Rye in Field

Rye is an often overlooked grain. When you hear the term “rye” many people think of the dense, dark bread and not much else. Long associated with the long-ago peasants and a heartier taste, rye could be considered the underdog of the grain world. Rye’s history is somewhat vague, existing in small quantities at some Neolithic sites in Turkey, but not appearing in archaeological records until 1800-1500 B.C.E.

Unlike its overlooked status here, in parts of Europe and Russia rye is a staple in everyday cuisine. Rye is a diamond in the rough just awaiting its moment, with many health benefits, such as its high fiber content to help prevent weight gain, gallstones, and constipation, to its place in helping to reduce high blood pressure and diabetes,

While rye is mostly known for its use in breads, whole rye berries are a great addition to soups and make great grain salads and side dishes. If you want to drink your rye, of course, there are a variety of ways to do so, like this newly released rye whiskey from the Sugar House Distillery in Salt Lake made from 100% rye. Or if you’re up on entertainment news, the new Rise Up Rye beer, inspired by the Broadway musical Hamilton, may have caught your attention in recent months.

Rye shares its month with Triticale, another lesser known grain which is a hybrid of wheat and rye. First bred in Scotland in the 1800s, triticale was created by botanists who had high hopes for its ability to thrive in adverse conditions. While it is currently used mostly for feed grain in North America, scientists are testing triticale’s potential for use in breakfast cereals, and in distilling and brewing – many of the ways rye and wheat are use. So far, uses of triticale are minor; we’re still waiting for it to go viral!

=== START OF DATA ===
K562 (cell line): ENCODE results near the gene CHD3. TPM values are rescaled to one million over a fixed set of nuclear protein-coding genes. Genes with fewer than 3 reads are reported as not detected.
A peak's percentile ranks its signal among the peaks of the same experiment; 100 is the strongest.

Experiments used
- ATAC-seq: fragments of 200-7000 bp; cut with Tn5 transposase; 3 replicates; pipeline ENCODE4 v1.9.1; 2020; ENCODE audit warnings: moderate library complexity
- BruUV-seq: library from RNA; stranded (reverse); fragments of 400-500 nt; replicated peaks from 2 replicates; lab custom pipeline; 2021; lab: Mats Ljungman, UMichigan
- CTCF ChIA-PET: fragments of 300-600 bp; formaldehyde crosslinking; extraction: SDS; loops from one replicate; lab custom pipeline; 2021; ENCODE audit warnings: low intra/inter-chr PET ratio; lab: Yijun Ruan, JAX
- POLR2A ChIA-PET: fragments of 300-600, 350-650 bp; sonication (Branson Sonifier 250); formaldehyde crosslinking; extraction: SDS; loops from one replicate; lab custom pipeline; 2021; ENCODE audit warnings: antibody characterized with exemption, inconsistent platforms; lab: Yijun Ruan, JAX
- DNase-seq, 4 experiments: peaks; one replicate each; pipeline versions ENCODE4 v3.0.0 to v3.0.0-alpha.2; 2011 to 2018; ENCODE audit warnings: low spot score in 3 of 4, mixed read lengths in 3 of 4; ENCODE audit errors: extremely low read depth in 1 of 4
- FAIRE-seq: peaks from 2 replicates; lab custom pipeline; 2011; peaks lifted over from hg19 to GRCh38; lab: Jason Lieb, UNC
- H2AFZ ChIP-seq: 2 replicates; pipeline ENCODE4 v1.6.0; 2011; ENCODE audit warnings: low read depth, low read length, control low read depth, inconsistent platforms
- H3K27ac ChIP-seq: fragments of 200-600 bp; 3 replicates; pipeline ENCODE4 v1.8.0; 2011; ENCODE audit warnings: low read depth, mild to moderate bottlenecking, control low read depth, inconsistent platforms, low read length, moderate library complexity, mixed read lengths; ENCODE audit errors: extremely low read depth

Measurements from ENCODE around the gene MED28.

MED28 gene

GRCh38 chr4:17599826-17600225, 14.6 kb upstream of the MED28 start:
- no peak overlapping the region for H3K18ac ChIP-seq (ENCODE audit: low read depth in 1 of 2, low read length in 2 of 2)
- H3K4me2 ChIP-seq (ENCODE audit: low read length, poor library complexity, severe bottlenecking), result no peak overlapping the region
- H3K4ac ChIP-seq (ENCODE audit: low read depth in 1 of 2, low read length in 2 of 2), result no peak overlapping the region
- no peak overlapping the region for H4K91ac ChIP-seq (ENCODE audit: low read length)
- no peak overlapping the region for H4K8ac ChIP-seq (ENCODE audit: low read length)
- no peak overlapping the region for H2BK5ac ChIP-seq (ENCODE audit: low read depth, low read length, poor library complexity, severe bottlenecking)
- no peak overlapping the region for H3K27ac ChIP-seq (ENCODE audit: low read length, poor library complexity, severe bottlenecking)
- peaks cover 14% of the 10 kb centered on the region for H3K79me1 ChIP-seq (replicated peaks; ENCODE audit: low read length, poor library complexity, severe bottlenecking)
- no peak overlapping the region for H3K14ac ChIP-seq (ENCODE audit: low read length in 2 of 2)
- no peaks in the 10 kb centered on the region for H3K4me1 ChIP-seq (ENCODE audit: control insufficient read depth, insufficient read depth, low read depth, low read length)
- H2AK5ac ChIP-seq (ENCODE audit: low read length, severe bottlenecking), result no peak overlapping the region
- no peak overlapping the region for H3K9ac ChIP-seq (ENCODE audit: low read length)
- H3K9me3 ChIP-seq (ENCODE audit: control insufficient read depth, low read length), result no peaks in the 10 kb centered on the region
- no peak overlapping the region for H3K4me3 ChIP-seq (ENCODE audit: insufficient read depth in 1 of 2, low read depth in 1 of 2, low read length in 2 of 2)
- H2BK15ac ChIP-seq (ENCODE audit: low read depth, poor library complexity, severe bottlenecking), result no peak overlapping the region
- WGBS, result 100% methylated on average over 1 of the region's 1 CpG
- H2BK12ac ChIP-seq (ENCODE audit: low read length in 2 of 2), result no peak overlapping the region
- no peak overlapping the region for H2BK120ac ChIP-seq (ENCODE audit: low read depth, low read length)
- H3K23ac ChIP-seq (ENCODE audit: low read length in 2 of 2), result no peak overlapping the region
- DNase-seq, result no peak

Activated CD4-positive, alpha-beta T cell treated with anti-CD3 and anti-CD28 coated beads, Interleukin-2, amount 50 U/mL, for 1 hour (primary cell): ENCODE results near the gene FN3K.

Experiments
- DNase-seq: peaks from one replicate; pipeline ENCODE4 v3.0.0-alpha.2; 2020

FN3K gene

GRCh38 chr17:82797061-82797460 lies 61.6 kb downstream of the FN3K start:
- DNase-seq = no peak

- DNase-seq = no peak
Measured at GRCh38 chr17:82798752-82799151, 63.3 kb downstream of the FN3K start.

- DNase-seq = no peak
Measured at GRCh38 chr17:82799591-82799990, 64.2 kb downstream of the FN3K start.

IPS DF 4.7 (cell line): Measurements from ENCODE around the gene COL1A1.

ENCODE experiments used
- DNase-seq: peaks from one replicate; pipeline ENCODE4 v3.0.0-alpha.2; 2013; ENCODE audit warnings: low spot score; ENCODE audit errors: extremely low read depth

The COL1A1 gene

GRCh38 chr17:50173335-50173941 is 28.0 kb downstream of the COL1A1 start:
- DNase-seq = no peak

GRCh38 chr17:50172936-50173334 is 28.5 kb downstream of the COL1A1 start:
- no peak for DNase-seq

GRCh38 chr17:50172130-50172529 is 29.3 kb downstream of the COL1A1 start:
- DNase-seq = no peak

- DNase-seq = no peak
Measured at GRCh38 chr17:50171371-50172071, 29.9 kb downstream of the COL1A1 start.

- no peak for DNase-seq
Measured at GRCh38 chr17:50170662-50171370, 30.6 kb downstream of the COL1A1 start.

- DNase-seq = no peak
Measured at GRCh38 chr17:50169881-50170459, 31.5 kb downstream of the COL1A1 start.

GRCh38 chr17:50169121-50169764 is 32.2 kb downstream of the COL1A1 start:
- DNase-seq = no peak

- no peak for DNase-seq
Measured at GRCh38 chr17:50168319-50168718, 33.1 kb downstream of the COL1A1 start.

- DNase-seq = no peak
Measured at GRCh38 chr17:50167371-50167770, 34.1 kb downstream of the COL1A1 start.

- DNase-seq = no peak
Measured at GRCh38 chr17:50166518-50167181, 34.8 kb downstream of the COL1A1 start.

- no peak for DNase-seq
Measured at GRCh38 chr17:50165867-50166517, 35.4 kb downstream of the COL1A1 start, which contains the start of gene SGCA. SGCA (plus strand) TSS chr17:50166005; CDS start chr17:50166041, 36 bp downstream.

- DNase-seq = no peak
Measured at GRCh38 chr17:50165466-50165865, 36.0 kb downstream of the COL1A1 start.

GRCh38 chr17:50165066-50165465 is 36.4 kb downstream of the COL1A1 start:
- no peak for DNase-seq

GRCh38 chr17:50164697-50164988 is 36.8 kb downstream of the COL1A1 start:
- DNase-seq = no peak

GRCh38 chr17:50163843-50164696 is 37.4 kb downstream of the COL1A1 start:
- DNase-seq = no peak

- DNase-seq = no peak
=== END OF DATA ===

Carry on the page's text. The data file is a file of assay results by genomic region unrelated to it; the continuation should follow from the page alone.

If you’re interested in different ways to add rye to your diet (beyond your beverage!), you may want to browse the Oldways site for some interesting recipes including this traditional Pain d’epices French Honey Rye Cake or Robin Asbell’s French Lamb and Rye Berry Braise. If you’d like to just give the classic rye bread a shot, King Arthur Flour Company’s Classic Pumpernickel Bread is sure to please.

Do you have a favorite rye recipe? We’d love to hear about it and give it a try!


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